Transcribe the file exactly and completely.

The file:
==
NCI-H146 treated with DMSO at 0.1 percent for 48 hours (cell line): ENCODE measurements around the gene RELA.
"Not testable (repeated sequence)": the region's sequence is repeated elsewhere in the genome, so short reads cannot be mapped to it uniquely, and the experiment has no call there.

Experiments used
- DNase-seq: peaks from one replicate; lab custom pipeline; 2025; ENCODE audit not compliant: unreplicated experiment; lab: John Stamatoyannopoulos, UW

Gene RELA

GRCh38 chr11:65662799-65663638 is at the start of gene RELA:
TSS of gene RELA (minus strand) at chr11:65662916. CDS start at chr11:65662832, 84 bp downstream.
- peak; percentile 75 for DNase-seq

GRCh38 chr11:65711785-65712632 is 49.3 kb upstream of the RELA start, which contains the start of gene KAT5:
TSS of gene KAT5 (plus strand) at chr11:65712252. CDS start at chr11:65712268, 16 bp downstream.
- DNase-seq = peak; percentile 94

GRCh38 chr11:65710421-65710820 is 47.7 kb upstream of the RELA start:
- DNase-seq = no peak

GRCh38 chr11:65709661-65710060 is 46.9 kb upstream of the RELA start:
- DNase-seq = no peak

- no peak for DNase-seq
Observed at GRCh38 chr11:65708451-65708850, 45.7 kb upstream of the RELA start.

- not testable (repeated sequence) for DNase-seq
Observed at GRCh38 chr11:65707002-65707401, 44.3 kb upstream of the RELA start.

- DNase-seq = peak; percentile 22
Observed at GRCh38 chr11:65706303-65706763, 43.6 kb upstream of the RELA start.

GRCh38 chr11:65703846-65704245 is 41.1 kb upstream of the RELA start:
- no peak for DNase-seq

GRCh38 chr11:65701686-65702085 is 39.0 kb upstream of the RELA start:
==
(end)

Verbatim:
NCI-H146 treated with DMSO at 0.1 percent for 48 hours (cell line): ENCODE measurements around the gene RELA.
"Not testable (repeated sequence)": the region's sequence is repeated elsewhere in the genome, so short reads cannot be mapped to it uniquely, and the experiment has no call there.

Experiments used
- DNase-seq: peaks from one replicate; lab custom pipeline; 2025; ENCODE audit not compliant: unreplicated experiment; lab: John Stamatoyannopoulos, UW

Gene RELA

GRCh38 chr11:65662799-65663638 is at the start of gene RELA:
TSS of gene RELA (minus strand) at chr11:65662916. CDS start at chr11:65662832, 84 bp downstream.
- peak; percentile 75 for DNase-seq

GRCh38 chr11:65711785-65712632 is 49.3 kb upstream of the RELA start, which contains the start of gene KAT5:
TSS of gene KAT5 (plus strand) at chr11:65712252. CDS start at chr11:65712268, 16 bp downstream.
- DNase-seq = peak; percentile 94

GRCh38 chr11:65710421-65710820 is 47.7 kb upstream of the RELA start:
- DNase-seq = no peak

GRCh38 chr11:65709661-65710060 is 46.9 kb upstream of the RELA start:
- DNase-seq = no peak

- no peak for DNase-seq
Observed at GRCh38 chr11:65708451-65708850, 45.7 kb upstream of the RELA start.

- not testable (repeated sequence) for DNase-seq
Observed at GRCh38 chr11:65707002-65707401, 44.3 kb upstream of the RELA start.

- DNase-seq = peak; percentile 22
Observed at GRCh38 chr11:65706303-65706763, 43.6 kb upstream of the RELA start.

GRCh38 chr11:65703846-65704245 is 41.1 kb upstream of the RELA start:
- no peak for DNase-seq

GRCh38 chr11:65701686-65702085 is 39.0 kb upstream of the RELA start: